Saturday, July 18, 2015

The Nonexistent Paradoxes of Time Travel

A clock that has seen a lot of time go by. (Photo by Cami.)

This clock has seen a lot of time go by. (Photo by Cami.)

Apparently the first story to hint at the paradoxes of time travel was Edward Page Mitchell’s “The Clock that Went Backward,” which appeared in a New York newspaper, The Sun, in 1881. Most of the action takes place in Leyden, the Netherlands, where a 300-year-old clock made by one Jan Lipperdam sends the narrator, his cousin Harry, and their professor, Von Stott, back in time to the historic siege of 1574. Events suggest, although with much uncertainty, that Von Stott is Lipperdam, and that Harry is his own great-grandfather.

These are foreshadowings of the by-now traditional grandfather paradox and bootstrap paradox (or causal loop), the latter named for Robert Heinlein’s 1941 short story “By His Bootstraps.” The causal loop is often illustrated with the tale of an inventor of a time machine who uses it to return to his past, where he teaches his younger self how to build it; where, except from himself, did he get the information? The grandfather paradox raises the possibility that a man returns to the past and kills his own grandfather, an act that should have pre-erased him.

Some kinds of time travel are commonplace. Imagine a scientist who brings an atomic clock aboard a jet plane and flies around the world; velocity makes her clock run slower than an identical clock on the ground, which is tended by her twin sister; she thus returns to Earth in her sister’s future.

This is a version of the so-called twin paradox, which is not a paradox at all but a straightforward result of Special Relativity. (Gravity also has an effect on the passage of time, but for now we can ignore it.) The clocks aren’t necessary; they’re just there to prove that people in the speeding plane, or space shuttle, or some future rocket to Andromeda, really do travel into the future of those they leave behind, whether by nanoseconds or centuries. Many such experiments have been performed.

Even if travel to the past is not impossible, it would require tremendous energy and expense—not to mention unlikely circumstances, such as wormholes that don’t annihilate everything that falls into them. So far, visits to the past happen only in fiction. If the protagonist gets whacked on the head or runs into a chronosynclastic infundibulum, it’s probably a work of satire. If the author hand-waves about time machines, black holes, spacetime continua, or genetic disorders, it’s a science fiction story. However much real science there may be in the story, there’s none in the mechanism for traveling back in time.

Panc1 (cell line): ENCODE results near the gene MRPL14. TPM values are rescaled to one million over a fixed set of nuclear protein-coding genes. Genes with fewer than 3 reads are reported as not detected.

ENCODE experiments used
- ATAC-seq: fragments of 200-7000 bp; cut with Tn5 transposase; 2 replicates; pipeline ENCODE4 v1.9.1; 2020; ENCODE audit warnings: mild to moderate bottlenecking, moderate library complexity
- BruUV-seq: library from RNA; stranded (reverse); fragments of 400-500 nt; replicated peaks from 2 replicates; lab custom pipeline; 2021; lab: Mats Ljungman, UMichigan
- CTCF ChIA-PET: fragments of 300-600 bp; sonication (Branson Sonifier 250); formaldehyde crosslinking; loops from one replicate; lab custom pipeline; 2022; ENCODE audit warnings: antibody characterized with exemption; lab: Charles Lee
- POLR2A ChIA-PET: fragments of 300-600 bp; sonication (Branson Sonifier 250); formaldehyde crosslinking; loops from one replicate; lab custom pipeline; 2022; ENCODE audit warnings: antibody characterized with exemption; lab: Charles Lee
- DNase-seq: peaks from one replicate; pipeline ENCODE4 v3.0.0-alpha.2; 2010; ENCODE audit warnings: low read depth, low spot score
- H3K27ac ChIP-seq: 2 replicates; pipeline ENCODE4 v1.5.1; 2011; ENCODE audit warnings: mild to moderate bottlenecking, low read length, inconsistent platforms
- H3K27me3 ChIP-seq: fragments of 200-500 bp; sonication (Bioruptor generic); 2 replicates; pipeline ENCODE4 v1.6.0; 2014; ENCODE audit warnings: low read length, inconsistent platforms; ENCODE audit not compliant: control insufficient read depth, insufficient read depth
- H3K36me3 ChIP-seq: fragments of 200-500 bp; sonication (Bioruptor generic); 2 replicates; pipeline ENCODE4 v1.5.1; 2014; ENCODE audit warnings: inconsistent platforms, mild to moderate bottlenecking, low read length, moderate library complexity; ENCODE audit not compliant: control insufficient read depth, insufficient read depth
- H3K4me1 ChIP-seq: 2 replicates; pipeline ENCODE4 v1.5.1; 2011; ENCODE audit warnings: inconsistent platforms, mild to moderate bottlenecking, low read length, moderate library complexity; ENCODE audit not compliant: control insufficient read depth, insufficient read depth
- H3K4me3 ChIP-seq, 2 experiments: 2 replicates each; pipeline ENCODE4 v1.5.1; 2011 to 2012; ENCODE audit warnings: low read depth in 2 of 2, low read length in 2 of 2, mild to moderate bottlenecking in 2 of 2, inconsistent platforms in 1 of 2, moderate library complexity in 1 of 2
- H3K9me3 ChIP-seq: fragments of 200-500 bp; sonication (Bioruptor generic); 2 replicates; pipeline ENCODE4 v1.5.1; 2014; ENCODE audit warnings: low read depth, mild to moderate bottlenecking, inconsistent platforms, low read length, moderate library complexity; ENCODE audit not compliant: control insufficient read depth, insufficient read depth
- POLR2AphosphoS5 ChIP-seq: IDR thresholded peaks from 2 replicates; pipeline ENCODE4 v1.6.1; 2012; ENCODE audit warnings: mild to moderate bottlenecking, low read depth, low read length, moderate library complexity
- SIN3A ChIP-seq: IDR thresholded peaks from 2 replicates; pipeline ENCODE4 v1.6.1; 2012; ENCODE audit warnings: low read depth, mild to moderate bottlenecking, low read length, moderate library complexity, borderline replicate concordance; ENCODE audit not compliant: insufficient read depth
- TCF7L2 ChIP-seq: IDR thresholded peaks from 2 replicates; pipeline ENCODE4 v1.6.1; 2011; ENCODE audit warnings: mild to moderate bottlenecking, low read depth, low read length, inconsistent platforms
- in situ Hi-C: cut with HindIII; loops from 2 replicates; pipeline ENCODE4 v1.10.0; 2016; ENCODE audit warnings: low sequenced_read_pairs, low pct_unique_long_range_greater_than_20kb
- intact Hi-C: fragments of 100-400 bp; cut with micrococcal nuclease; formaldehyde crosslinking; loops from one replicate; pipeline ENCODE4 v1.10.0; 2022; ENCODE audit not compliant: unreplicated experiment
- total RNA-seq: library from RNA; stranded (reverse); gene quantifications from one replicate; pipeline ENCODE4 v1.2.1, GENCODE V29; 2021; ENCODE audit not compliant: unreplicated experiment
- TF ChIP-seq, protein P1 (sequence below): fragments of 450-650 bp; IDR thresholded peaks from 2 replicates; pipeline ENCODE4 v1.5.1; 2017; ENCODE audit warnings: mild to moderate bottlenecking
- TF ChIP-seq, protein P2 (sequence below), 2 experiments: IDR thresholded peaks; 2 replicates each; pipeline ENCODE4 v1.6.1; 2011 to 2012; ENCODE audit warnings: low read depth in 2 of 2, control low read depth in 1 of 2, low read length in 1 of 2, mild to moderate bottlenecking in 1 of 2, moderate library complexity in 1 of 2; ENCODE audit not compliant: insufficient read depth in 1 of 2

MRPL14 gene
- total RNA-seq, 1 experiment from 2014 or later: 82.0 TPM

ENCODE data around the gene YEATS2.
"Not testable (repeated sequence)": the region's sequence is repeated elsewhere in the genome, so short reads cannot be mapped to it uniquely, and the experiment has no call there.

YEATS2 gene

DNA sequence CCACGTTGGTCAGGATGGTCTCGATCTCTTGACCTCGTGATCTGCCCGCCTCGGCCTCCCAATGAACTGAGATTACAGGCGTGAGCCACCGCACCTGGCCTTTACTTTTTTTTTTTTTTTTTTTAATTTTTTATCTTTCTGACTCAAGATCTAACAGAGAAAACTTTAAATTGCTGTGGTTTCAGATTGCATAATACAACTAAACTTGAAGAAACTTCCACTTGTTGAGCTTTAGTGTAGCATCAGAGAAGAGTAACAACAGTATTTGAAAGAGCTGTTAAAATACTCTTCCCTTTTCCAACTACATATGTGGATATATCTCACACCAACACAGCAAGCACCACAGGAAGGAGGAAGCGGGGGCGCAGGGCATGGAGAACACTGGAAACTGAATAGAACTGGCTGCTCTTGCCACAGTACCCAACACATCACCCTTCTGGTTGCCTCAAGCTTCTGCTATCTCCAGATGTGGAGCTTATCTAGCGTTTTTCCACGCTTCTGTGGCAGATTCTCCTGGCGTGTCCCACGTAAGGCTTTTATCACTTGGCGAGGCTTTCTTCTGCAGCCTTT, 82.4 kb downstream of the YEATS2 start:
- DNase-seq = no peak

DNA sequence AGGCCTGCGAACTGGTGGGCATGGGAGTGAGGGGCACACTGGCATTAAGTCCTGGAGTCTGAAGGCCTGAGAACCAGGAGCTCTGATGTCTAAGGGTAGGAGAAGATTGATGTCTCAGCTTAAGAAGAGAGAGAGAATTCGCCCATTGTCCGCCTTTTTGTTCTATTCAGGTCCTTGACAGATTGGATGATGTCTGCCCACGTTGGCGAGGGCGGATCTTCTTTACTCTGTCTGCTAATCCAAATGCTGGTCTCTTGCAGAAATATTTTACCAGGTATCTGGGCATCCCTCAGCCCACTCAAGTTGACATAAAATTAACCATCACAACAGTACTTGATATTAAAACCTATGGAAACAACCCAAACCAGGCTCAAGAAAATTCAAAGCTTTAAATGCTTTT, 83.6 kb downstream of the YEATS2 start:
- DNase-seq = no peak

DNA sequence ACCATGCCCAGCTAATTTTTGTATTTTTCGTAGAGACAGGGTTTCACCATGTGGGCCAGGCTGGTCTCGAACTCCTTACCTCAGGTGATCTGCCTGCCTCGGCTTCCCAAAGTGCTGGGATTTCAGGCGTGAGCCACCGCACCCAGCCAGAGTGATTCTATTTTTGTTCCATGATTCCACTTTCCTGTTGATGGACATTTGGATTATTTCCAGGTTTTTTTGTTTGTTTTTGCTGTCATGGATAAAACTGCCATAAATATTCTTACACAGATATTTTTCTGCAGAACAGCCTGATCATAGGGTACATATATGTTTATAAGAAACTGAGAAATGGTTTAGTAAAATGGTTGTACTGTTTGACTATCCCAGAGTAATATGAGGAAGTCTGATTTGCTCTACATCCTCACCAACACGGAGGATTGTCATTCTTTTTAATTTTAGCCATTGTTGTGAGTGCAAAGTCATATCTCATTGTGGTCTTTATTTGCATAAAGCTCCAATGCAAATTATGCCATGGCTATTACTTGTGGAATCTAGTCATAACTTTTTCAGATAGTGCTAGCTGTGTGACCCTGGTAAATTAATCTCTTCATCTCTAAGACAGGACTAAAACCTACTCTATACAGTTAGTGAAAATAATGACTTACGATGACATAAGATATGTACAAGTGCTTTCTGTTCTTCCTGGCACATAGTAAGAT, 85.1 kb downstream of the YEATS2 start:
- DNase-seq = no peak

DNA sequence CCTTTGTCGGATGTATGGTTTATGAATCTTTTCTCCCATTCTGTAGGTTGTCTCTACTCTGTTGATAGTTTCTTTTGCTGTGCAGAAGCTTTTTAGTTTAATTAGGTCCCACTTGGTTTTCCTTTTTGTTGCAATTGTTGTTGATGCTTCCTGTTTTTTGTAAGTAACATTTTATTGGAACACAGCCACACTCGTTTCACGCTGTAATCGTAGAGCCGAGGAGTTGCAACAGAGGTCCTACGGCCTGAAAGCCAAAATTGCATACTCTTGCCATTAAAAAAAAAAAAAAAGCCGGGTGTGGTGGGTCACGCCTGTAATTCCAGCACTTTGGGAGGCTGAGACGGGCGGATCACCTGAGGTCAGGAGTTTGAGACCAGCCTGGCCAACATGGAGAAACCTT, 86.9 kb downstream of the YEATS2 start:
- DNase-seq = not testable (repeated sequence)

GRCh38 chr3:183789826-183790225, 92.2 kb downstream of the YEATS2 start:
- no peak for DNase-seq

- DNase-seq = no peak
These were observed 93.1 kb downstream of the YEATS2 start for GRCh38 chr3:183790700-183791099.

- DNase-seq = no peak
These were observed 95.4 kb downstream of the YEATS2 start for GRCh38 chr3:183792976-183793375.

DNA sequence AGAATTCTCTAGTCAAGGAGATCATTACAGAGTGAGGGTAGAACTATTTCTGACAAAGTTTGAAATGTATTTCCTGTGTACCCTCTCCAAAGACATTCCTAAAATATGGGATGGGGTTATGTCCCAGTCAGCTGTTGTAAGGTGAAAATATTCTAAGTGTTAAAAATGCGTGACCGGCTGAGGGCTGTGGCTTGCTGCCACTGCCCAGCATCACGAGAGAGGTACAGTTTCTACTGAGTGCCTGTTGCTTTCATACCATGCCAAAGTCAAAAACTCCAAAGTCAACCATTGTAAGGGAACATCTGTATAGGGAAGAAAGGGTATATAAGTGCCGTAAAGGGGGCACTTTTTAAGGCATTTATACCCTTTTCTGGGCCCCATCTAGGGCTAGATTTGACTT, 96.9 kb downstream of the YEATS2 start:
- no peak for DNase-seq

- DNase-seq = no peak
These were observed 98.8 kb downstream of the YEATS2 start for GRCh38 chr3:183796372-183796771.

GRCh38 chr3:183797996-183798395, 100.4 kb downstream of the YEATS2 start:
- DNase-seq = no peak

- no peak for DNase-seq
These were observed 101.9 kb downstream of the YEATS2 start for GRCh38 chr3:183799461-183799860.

Philosophers love it anyway. In 1976 David Lewis published an essay titled “The Paradoxes of Time Travel.” With typical bluntness, he begins, “Time travel, I maintain, is possible. The paradoxes of time travel are oddities, not impossibilities.” He’s not talking about practical difficulties but logical ones. “I shall be concerned here with the sort of time travel that is recounted in science fiction.”

Lewis is beloved of fiction writers, at least this one, because of his argument—stated in his 1978 essay, “Truth in Fiction”—that “worlds where the fiction is told, but as known fact rather than fiction,” are not only possible worlds but real ones.

Unlike the twin paradox, however, the paradoxes of travel to the past are widely thought to render these fictional worlds impossible. In a subtle retort, Lewis deals with the objection by distinguishing two kinds of time, external and personal. External time deals with the real world, personal time with the time traveler’s experience. “We can say without contradiction, as the time traveler prepares to set out, ‘Soon he will be in the past.’”

No matter how many loops or leaps, a time traveler's personal time is always continuous. (M.C. Escher, red ants on a Mobius strip)

A time traveler’s personal time is always continuous. (M.C. Escher, red ants on a Mobius strip)

With this simple distinction, Lewis demolishes the grandfather paradox. In neither the linear passage of external time nor the loops and  leaps of the time traveler’s personal time is continuity ever interrupted. “Tim [a time traveler who is motivated and able to kill his grandfather] cannot kill Grandfather. Grandfather lived, so to kill him would be to change the past. But the events of a past moment… cannot change.”

There’s no such simple solution to the bootstrap paradox, since it too respects the demands of both external and personal time. Causal loops are possible, says Lewis, but they don’t matter.

Where did the information come from in the first place…? There is simply no answer. The parts of the loop are explicable, the whole of it is not. Strange! But not impossible, and not too different from the inexplicabilities we are already inured to. Almost everyone agrees that God, or the Big Bang, or the entire infinite past of the universe, or the decay of a tritium atom, is uncaused and inexplicable. Then if these are possible, why not also the inexplicable causal loops that arise in time travel?

In this blithe paragraph, Lewis puts his finger on one of the central tenets of real science, namely, that there is a profound difference between the inexplicable and the impossible.

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